One of the challenges of being an operating railroad museum with operating equipment is that even the best maintained equipment occasionally suffers a breakdown.   In the midst of tamping our new siding west of the LA&L, our Jackson tamper had such a failure.   After 20+ years of faithful service to our museum, it began to make an awful sound while operating.  It was still running, but was quickly shutdown. 

After removing and dismantling the engine, this is what we found:

The broken crankshaft from the museum’s tamper.

The crankshaft broken in three pieces!   Yikes!  

Luckily, we have several qualified diesel mechanics who have already been hard at work on the engine, but have also been searching for parts for this two cylinder Detroit.   Parts have been located alas at a cost of $1600.00.   Since we need the machine, we have made the parts purchase, but we could really use your help to Donate-A-Ton.    The money we raise for ballast frees up other monies to repair and maintain our equipment like our tamper.   Thanks for your consideration and here are a few more images of the work on the tamper and its engine.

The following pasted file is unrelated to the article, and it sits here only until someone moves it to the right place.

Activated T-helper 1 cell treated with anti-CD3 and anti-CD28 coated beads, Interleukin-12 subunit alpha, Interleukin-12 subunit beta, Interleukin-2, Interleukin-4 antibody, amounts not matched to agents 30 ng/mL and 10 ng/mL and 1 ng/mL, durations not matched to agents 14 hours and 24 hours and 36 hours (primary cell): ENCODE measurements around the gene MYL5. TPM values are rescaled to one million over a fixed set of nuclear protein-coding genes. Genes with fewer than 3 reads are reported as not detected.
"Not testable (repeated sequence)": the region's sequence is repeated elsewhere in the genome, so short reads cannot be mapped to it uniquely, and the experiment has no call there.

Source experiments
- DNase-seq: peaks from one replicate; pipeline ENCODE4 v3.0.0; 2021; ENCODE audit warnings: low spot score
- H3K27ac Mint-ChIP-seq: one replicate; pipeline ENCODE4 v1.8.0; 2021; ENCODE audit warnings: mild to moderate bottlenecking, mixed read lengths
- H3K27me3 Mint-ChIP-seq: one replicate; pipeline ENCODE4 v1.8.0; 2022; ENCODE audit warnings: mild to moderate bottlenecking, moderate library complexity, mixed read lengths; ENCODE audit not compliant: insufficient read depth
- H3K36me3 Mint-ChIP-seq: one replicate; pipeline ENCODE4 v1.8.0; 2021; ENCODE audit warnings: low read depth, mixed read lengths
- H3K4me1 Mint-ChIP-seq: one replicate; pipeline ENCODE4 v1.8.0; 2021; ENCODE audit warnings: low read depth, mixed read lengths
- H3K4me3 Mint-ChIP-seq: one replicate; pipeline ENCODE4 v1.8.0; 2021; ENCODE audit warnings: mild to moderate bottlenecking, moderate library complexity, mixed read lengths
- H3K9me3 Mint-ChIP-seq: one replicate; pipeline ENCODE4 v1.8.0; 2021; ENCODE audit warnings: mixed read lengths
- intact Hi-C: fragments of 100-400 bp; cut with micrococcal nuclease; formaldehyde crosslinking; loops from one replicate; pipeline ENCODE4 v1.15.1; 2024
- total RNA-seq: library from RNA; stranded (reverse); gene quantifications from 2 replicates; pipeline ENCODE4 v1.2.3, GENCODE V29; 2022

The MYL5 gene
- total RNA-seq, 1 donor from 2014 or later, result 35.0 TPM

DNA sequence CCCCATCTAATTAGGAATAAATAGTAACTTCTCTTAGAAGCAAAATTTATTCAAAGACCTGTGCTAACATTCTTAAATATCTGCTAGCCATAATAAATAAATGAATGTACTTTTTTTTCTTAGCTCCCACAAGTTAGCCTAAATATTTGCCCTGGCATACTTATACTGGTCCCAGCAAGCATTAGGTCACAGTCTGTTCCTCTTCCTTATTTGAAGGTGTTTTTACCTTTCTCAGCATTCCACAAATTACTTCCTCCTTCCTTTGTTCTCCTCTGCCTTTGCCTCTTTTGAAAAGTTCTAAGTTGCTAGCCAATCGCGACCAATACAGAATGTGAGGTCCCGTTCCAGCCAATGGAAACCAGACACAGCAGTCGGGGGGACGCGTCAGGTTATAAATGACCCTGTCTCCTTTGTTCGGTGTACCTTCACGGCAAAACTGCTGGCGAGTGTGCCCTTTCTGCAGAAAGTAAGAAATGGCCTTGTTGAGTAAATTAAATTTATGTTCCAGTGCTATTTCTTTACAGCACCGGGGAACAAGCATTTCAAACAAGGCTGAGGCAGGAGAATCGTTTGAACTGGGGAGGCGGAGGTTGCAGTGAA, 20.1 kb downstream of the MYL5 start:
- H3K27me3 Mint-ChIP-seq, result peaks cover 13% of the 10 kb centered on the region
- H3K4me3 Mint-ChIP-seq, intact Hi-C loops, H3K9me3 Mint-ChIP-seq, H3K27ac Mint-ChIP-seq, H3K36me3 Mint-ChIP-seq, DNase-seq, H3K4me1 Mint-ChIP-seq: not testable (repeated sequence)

Tamper minus one engine.

A little tight on space in the shop, a work bench has been placed behind our Gradall which is also seeing work.   Volunteer, Bob Ziegler (left), is leading the rebuild effort and is working here to disassemble the lower half of the engine to remove the crank.
Engine with the broken crank removed.   The new crank is on order, and the engine will soon be back together.